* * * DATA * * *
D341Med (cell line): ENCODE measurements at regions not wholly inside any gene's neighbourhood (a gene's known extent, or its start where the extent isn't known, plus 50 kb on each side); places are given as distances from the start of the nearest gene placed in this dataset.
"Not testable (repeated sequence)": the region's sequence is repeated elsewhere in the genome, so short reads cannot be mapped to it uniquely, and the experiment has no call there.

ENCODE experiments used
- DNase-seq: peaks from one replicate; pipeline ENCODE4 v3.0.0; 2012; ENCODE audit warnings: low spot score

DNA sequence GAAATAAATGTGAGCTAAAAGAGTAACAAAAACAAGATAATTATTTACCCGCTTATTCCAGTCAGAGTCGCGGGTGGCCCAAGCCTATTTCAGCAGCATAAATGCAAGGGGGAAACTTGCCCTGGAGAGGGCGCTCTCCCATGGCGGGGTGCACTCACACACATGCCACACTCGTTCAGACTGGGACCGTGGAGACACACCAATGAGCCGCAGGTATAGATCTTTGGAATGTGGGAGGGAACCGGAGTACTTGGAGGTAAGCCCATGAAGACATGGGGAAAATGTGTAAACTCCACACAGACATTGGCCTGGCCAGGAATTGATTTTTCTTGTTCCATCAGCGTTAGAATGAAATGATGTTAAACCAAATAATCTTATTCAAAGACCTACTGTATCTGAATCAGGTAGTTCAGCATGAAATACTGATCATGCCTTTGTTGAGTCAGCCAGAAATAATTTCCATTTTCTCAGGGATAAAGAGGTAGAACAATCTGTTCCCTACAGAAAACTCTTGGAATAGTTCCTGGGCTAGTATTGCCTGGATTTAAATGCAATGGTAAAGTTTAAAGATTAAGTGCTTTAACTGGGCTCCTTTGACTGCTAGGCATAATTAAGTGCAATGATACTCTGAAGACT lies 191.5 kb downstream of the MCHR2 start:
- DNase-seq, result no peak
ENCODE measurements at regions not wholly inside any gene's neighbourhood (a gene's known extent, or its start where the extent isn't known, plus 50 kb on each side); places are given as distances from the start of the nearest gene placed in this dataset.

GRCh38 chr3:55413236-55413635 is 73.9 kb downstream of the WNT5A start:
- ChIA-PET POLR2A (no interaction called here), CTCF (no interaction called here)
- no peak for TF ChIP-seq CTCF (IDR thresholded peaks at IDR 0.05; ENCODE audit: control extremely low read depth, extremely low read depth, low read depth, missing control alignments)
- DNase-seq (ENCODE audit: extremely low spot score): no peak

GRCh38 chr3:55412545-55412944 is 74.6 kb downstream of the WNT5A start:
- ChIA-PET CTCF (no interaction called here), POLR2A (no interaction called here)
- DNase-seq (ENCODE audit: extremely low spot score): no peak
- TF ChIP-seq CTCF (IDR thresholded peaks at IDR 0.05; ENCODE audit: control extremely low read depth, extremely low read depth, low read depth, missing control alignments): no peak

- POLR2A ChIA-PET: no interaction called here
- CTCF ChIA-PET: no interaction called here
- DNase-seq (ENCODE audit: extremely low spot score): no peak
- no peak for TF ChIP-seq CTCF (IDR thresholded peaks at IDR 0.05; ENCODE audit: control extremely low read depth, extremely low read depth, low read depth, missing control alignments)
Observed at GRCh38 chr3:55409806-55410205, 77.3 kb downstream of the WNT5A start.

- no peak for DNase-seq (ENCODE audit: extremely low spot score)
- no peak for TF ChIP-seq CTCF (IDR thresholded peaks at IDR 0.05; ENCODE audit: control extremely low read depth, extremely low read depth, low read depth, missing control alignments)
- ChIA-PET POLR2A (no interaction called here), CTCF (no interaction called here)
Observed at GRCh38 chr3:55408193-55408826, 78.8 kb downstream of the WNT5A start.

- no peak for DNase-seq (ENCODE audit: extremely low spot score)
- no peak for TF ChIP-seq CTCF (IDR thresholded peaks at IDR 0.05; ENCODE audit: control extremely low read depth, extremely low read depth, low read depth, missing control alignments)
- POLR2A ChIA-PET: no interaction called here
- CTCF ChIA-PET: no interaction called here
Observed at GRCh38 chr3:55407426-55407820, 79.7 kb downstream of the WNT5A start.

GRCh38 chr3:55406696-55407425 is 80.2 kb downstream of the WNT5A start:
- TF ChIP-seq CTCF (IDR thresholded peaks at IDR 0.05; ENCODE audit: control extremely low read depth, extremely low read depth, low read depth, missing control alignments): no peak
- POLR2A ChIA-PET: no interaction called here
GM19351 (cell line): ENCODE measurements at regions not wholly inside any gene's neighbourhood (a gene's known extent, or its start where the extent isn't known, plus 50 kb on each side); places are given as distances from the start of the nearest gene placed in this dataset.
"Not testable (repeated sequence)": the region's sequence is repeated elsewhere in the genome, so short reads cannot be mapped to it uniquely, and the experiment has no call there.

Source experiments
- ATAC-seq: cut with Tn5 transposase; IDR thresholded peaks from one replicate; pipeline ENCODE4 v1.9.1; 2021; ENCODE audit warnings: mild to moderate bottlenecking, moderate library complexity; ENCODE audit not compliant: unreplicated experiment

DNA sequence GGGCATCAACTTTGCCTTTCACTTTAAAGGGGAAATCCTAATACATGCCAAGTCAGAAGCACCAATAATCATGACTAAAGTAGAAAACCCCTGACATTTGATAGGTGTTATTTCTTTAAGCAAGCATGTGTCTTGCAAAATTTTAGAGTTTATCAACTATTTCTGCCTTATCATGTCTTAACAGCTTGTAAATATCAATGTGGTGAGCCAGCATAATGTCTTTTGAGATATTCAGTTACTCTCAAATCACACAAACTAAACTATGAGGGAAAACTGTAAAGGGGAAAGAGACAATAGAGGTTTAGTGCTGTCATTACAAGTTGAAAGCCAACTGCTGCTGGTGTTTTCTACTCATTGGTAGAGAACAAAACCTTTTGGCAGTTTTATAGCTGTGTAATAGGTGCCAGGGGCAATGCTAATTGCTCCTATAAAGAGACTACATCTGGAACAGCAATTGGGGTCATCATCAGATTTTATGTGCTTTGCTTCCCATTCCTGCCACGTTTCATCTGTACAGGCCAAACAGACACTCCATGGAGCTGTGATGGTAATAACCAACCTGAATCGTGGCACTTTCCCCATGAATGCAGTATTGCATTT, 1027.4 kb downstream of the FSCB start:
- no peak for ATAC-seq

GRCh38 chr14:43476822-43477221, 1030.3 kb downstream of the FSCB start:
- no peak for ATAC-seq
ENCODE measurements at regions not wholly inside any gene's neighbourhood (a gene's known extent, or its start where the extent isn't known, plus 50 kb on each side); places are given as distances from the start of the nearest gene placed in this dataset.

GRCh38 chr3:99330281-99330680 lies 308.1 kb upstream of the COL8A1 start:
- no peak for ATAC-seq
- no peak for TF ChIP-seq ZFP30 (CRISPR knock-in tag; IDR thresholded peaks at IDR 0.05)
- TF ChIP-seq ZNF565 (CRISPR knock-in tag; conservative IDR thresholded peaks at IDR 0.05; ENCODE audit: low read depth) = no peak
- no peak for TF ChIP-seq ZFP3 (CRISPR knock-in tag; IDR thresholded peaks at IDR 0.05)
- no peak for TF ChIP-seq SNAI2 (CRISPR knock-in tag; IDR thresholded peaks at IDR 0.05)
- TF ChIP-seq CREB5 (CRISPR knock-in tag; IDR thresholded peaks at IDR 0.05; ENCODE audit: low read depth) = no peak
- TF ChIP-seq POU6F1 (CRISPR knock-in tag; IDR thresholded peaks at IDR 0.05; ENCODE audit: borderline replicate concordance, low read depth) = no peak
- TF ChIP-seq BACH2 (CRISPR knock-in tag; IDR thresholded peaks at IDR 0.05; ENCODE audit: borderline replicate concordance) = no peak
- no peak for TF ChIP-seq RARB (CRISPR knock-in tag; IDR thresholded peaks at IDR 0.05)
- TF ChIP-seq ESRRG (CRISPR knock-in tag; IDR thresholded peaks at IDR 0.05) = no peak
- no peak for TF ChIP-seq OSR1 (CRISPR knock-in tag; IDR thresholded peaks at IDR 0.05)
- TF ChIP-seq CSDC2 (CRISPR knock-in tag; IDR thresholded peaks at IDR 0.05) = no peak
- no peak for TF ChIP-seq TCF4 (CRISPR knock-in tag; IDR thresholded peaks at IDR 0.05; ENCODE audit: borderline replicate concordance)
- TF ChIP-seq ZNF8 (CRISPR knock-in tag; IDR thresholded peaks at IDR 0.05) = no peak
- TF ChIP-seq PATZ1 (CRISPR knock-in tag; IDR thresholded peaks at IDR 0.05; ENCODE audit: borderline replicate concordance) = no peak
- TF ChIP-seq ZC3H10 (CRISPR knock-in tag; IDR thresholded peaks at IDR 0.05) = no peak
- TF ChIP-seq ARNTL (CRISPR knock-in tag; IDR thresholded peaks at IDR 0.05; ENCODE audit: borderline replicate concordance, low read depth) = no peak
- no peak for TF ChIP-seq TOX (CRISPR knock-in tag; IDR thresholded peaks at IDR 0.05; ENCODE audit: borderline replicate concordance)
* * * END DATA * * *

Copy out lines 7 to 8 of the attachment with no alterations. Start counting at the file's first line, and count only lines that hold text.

ENCODE measurements at regions not wholly inside any gene's neighbourhood (a gene's known extent, or its start where the extent isn't known, plus 50 kb on each side); places are given as distances from the start of the nearest gene placed in this dataset.

GRCh38 chr3:55413236-55413635 is 73.9 kb downstream of the WNT5A start: